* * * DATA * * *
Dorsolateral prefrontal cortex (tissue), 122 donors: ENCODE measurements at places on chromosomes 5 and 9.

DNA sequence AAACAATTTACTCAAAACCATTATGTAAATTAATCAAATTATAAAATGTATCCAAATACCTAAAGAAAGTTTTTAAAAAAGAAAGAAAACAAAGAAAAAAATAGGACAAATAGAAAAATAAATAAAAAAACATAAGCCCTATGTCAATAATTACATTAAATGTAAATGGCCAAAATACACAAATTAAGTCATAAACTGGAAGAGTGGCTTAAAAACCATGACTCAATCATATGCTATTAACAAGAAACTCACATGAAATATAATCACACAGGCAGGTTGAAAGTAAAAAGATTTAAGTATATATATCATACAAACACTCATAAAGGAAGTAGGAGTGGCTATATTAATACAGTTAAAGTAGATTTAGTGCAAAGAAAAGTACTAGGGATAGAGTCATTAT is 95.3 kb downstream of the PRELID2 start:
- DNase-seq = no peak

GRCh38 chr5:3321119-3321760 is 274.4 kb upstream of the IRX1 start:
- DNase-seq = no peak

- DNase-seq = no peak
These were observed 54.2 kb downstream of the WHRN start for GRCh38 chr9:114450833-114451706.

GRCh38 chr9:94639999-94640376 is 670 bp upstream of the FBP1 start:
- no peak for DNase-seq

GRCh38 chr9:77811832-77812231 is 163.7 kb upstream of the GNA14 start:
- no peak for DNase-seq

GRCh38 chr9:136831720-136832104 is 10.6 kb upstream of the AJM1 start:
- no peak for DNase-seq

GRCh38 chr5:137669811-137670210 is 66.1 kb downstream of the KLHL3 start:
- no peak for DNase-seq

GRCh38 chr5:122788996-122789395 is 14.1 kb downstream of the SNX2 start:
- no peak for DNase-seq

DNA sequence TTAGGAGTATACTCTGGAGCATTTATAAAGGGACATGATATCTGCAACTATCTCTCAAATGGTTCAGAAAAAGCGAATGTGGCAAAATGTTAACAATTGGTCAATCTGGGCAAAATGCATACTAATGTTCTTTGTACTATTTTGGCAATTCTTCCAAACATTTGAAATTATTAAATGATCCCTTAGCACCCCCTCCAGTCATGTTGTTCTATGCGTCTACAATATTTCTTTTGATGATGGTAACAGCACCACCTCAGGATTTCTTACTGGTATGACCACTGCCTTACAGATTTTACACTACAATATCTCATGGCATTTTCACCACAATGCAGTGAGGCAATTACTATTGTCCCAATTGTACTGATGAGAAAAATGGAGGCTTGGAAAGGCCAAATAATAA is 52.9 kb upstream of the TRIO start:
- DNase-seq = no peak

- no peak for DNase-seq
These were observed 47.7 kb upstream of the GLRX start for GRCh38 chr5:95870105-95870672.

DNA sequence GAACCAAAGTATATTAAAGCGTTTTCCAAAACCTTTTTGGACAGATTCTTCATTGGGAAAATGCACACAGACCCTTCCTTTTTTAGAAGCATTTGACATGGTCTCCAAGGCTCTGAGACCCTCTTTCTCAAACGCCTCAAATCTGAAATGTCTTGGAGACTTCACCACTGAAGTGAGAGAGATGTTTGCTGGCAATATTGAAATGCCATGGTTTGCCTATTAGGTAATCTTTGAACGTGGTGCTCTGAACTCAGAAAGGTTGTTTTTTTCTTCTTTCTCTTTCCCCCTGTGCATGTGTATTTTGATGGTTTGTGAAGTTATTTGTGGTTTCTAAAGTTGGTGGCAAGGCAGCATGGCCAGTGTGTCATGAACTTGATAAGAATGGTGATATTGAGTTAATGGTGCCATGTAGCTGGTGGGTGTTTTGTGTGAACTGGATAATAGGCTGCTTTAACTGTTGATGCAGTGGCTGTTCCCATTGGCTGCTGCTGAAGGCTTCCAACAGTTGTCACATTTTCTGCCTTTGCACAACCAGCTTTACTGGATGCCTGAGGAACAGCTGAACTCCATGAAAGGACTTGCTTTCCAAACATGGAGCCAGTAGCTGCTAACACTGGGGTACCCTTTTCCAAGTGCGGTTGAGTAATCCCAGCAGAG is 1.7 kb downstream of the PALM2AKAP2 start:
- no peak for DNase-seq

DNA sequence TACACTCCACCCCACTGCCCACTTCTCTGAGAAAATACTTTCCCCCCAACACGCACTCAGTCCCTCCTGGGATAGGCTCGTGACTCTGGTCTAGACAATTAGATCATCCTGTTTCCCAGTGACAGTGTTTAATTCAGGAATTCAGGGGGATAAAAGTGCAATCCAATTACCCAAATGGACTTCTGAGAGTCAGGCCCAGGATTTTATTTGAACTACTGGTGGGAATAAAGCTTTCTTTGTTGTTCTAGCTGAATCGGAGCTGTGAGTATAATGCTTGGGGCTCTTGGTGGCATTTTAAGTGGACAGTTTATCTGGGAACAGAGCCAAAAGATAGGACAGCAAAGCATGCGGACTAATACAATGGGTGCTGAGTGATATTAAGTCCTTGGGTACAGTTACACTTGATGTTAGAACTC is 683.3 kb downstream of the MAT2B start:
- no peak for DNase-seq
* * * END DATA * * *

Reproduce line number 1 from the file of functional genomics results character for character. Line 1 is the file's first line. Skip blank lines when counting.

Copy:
Dorsolateral prefrontal cortex (tissue), 122 donors: ENCODE measurements at places on chromosomes 5 and 9.